– Your playlists are (optionally) available to all members (see the COMMUNITY section of this review for details).
– One’s library is viewable in quite a few different manners… by artist, by album, by track, and more.
– The service thoughtfully breaks up one’s library into alphabetical artist chunks (Artists A-E, etc.) as one’s library gets bigger.
– You can import your existing WMAs and MP3s, integrating them into your Napster playlists and even CD burns!
– You can jump to any song or artist within the relevant section of your library just by typing the first few letters. It’s one of those very-obvious but still quite-useful and sometimes overlooked features in programs like this 🙂
What’s really annoying?
– Artists are sorted by FIRST name, and there’s no way around this!
– If your library is larger than 260 tracks (and this will happen, trust me, after about 1 day of use, or after 1 minute of importing your existing tracks), you can’t play a random sampling of your music.
– You can’t import OGG or WAV files or anything other than MP3s and WMAs.
– You can’t easily delete an album with a single click; you have to delete all the tracks associated with that album first.
– Here’s a frustrating doozy: You can’t do any searches for songs within your library!
– There’s little quantification. You can’t see how many artists your library has, how many tracks you have (napster or imported or total), or even how many tracks you’ve selected for a playlist. This is something that’d be insanely easy to implement (“You’ve selected 147 tracks…”) and very useful/interesting.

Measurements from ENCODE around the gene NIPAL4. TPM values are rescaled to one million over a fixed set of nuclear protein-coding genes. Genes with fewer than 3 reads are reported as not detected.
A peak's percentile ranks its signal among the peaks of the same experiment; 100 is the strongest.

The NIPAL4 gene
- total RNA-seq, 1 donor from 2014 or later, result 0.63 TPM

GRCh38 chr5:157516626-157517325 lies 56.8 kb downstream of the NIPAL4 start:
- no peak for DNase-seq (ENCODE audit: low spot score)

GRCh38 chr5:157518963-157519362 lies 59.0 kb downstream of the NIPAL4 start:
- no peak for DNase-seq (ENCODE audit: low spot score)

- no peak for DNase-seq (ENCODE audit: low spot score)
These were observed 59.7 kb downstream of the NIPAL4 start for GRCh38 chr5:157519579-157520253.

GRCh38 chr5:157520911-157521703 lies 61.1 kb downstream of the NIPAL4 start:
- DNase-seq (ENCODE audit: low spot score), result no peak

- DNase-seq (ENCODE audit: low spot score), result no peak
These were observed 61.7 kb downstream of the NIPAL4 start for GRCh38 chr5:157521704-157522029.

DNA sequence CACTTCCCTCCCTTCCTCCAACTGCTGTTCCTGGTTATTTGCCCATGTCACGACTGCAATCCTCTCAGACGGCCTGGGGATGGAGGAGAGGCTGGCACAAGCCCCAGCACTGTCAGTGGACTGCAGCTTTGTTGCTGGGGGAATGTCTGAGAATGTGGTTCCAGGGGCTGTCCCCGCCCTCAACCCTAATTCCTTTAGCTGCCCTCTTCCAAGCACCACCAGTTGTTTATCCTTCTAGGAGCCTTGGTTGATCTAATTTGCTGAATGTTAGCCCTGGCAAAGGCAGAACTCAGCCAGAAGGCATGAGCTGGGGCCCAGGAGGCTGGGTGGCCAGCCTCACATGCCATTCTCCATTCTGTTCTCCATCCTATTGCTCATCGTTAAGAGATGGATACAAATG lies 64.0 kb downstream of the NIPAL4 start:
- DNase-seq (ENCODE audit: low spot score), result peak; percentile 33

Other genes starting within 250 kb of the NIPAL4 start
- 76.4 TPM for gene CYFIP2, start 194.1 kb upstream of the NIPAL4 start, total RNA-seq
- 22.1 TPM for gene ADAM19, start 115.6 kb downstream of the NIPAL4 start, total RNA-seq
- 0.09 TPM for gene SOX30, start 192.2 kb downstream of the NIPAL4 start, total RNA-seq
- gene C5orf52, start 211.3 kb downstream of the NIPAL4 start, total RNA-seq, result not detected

– There’s an absolute lack of any DJ-type features in Napster. You can’t tag songs with mood or sub-genre, or even retag secured Napster tracks at all! You can’t set up a playlist that’s 60 minutes long for burning, either. In this context, WMP, MusicMatch, and iTunes are lightyears ahead of Napster.
– You can sort by any column in your Library (which is good, but basic), but you cannot filter, and you cannot move, add, or change the order of columns.
COMMUNITY FEATURES – Grade: C
You’ll notice I’m giving a lot of Cs here. That’s not to suggest, as you’ve hopefully guessed, that I think Napster isn’t an excellent value, or even a laggard in its field. But rather — at least in its legal version one (“2.0” is a bit of a misnomer) — it’s got a LOT of room to grow and improve.
Anyway, Community Features is another area in which Napster deserves a schizophrenic grade set of B and D, perhaps, and here’s why…
– It’s wonderfully fun to share playlists with other members, and also peer into their accounts (with their permission, which is ‘on’ by default) to see and stream from their playlists and even their entire Library! I’ve discovered some super-fun music this way.
– As part of this, it’s also possible to right click on any track and see which other members have this track in THEIR library. This really enhances the discovery process, and like the aspects described above, is just sheer giddy fun seeing how many other folks share a love for an obscure track that you happen to enjoy.